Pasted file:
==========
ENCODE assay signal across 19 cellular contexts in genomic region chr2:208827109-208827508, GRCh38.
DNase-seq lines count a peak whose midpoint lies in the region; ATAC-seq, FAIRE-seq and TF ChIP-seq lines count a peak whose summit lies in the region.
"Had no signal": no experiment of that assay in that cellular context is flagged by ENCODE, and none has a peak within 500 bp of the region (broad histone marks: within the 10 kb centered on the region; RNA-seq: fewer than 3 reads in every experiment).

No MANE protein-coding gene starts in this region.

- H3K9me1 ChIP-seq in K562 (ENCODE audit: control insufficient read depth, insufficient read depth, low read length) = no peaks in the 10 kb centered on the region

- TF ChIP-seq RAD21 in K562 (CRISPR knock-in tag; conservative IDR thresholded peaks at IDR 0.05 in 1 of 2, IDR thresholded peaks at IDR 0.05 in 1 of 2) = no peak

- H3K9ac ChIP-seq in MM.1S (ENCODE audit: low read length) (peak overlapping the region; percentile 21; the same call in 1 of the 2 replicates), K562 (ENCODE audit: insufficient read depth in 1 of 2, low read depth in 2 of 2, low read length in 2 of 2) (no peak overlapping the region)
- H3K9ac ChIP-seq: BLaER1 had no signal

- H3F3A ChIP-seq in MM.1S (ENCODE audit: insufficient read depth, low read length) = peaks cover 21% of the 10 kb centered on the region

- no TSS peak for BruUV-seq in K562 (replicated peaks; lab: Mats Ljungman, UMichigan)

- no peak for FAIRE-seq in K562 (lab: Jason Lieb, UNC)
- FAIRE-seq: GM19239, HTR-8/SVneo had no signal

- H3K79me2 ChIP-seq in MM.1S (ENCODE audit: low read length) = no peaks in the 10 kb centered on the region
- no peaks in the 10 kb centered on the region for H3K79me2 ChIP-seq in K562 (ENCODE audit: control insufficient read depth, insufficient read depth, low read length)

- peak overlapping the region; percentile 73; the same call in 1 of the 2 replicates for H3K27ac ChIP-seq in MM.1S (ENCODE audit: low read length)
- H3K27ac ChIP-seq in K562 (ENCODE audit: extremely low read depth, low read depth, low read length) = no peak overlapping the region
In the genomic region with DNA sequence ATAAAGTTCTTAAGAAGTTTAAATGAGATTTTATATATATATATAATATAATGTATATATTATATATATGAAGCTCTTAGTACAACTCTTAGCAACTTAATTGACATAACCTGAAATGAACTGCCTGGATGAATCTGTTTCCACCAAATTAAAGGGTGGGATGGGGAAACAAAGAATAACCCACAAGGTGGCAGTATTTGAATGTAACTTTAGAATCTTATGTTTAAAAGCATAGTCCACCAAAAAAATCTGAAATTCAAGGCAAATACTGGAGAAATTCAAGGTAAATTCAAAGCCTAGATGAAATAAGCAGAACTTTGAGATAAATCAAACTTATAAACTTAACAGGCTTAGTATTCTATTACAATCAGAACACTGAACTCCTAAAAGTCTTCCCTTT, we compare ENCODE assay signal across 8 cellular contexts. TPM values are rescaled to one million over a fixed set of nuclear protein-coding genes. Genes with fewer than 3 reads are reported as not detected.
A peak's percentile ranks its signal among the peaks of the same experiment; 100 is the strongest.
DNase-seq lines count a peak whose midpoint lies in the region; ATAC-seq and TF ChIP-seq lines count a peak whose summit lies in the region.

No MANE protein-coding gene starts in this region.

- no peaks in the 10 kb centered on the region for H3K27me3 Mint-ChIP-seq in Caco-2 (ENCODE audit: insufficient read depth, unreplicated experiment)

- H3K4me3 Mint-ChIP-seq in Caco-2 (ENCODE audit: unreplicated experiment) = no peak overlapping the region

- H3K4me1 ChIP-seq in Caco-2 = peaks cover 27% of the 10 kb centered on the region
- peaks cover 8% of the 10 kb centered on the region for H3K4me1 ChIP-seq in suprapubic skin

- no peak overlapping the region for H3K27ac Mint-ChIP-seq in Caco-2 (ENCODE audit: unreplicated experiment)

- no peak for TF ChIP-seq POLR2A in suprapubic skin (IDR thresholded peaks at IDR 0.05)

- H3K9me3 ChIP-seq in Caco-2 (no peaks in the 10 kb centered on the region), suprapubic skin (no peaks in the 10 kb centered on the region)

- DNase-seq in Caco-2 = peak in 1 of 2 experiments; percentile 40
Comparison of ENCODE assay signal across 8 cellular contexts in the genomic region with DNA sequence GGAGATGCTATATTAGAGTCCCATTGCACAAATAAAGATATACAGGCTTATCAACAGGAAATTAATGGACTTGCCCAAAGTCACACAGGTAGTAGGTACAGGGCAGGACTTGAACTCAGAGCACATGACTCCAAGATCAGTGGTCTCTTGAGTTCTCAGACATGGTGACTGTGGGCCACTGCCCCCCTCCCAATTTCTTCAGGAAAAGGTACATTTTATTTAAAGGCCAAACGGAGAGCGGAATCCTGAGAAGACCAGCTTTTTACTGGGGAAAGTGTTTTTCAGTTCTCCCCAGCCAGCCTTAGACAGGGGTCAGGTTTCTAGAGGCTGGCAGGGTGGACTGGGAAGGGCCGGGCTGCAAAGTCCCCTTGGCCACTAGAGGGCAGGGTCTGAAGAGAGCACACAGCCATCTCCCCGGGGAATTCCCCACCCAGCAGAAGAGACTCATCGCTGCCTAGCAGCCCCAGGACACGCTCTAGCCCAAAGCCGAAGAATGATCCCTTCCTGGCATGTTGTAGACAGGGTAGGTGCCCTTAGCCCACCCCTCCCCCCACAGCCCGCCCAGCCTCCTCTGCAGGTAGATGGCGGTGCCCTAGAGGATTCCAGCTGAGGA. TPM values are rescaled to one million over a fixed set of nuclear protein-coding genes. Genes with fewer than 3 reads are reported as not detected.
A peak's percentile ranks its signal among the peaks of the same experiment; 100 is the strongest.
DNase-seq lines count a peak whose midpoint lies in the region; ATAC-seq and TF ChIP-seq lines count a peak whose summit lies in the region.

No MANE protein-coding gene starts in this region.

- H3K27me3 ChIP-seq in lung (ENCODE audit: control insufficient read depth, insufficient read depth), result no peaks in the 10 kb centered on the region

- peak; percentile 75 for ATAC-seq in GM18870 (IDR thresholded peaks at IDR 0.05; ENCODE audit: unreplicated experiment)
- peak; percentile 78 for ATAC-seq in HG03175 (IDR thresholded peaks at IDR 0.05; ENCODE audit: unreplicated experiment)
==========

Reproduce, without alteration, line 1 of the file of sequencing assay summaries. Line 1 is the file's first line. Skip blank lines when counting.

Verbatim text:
ENCODE assay signal across 19 cellular contexts in genomic region chr2:208827109-208827508, GRCh38.